In a 1981 study, researcher Ruth Sherman found that differences on the Extraversion/Introversion scale caused the most conflict in long-term relationships. In particular, combinations of Extraverted women with Introverted men caused frustration, perhaps because this dynamic goes against our traditional concept of the man being the more expressive and dominant partner. However, this effect was found in a study that is over 20 years old. As we become more progressive in our relationships and more open to equality, differences in this preference area may become less important.
The Sensing/Intuition scale seems to play a key role in attraction. Studies by Isabel Briggs Myers and others have found that people tend to be drawn to partners who share their preference on this scale. When couples have a Sensing or Intuitive preference in common, they will tend to view the world in a fundamentally similar way. Couples with the same preference on this scale may find it easier to understand each other, and are more likely to feel they are speaking the same language.
While similarity on the Sensing/Intuition scale may determine attraction, long-term compatibility appears to be much more complicated. The last three scales—S/N, T/F, and J/P—play a complex role in determining compatibility. These scales have a fundamental effect on the way we communicate and prioritize our lives, and so have the potential to cause misunderstandings, miscommunication, and opposing goals in relationships where preference differences exist.
When researchers Tieger and Barron-Tieger examined couples on the S/N, T/F, and J/P scales, they found that, in general, more similar couples experienced a higher rate of satisfaction with their partner. However, there were some combinations that worked well despite having fewer preferences in common, and some pairings of similar partners that weren’t quite so successful. Some examples:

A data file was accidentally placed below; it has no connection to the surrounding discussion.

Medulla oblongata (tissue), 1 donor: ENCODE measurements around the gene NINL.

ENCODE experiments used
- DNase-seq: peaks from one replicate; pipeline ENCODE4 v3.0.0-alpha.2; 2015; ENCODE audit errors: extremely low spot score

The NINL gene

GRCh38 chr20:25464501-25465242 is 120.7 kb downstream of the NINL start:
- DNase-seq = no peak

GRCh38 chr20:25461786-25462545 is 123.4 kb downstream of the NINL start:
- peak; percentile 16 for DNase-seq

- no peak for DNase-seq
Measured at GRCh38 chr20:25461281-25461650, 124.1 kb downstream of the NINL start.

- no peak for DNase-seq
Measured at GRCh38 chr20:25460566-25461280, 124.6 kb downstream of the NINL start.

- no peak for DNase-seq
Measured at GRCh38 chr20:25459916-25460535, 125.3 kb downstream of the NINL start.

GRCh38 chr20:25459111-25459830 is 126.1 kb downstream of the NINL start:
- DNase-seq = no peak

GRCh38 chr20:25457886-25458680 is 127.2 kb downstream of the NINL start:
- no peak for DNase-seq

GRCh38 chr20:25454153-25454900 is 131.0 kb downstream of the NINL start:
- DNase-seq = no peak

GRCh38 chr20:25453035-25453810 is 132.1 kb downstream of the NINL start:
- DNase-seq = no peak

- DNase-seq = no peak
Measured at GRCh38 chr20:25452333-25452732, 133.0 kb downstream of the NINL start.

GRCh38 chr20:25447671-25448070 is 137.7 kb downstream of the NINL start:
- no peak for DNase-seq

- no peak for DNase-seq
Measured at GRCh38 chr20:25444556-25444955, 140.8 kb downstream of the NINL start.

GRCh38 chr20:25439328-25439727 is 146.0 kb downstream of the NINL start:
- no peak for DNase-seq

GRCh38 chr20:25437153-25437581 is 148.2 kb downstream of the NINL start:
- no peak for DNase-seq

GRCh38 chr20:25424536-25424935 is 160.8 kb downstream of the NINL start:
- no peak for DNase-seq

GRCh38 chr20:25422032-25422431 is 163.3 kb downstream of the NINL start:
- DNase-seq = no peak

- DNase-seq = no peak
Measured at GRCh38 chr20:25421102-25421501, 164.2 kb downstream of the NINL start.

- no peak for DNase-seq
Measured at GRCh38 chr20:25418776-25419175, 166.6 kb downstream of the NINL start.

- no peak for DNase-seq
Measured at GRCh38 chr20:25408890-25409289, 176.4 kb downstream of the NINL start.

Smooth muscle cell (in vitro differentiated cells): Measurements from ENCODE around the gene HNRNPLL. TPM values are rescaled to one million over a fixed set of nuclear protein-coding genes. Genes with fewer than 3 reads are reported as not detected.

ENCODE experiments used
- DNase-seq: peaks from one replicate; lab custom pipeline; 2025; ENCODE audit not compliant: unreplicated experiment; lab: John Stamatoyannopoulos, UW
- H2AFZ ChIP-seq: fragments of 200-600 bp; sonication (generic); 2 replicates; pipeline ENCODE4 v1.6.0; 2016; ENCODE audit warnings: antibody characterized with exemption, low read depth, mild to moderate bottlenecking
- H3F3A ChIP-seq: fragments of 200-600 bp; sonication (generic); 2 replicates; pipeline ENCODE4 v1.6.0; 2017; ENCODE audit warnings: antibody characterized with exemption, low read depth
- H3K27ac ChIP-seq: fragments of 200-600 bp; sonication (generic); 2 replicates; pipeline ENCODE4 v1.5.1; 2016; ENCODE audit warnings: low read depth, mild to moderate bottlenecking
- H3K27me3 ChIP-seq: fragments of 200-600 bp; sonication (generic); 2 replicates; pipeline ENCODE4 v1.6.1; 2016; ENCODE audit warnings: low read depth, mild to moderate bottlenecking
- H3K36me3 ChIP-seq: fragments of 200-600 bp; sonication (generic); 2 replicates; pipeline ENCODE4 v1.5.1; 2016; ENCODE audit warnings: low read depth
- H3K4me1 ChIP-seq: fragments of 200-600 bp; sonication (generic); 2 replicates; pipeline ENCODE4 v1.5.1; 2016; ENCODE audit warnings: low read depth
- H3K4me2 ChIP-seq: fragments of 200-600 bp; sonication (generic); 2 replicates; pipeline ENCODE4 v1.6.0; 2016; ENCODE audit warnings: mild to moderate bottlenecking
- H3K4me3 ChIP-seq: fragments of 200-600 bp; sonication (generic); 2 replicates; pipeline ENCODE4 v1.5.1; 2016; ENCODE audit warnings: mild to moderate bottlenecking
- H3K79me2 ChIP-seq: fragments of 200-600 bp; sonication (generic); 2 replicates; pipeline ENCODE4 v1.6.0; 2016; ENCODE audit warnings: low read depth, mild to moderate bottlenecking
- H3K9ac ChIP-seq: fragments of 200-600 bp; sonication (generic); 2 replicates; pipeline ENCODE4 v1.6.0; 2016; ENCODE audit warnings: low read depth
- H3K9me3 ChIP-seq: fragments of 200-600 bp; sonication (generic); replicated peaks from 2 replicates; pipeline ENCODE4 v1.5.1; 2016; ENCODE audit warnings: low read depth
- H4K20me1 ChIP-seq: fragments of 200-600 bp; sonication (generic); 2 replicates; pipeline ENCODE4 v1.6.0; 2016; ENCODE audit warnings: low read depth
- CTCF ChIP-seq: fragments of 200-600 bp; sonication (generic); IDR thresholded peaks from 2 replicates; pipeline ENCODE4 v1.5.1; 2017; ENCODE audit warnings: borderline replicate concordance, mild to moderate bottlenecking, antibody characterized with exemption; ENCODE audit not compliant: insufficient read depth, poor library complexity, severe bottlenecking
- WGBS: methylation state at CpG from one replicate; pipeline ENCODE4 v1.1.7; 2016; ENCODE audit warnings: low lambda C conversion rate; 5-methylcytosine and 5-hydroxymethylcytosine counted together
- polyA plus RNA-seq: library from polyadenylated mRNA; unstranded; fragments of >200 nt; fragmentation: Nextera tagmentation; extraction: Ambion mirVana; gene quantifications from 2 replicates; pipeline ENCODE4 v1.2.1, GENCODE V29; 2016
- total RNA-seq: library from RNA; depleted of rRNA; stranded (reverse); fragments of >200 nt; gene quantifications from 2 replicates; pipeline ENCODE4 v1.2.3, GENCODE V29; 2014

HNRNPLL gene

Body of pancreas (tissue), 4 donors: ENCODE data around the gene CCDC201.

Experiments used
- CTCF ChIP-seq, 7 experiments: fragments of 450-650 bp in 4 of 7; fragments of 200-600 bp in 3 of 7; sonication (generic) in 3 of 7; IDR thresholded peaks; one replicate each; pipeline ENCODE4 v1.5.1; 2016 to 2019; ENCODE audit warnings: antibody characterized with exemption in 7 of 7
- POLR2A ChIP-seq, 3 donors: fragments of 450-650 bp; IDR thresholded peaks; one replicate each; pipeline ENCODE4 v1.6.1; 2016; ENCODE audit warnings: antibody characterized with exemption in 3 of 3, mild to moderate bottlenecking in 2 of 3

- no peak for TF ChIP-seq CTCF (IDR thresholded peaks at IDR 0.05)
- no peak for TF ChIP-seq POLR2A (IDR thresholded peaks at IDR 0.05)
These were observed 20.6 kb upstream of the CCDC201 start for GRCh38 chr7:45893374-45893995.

- Sensing Judgers (ESTJ, ESFJ, ISTJ, ISFJ) have a satisfaction rate of 79% when paired with other Sensing Judgers. These types tend to be traditionalists who value and honor their commitments.
- Intuitive Feelers (ENFP, INFP, ENFJ, INFJ) have a satisfaction rate of 73% when paired with each other. Intuitive Feelers tend to place a high value on relationships and are the most likely of all the types to devote themselves to healthy relationships and open communication.
- Intuitive, Feeling, Perceiving types (INFP and ENFP) had a satisfaction rate of only 42% when they were paired with Sensing, Thinking, Judging types (ESTJ and ISTJ), although this was one of the more common pairings among the couples studied. The NFP partner is likely to feel that their partner is conservative and stifling, while the STJ partner may find their partner unpredictable and unreliable.
- When partners have a Feeling preference in common, this can compensate for differences in other areas, perhaps due to Feelers’ inclination to spend more time and energy on their relationships in general. Specifically, Sensing, Feeling Judgers (ESFJ and ISFJ) reported an 86% satisfaction rate when paired with Intuitive, Feeling Perceivers (ENFP and INFP). They had a 67% satisfaction rate when coupled with Intuitive, Feeling Judgers (ENFJ and INFJ).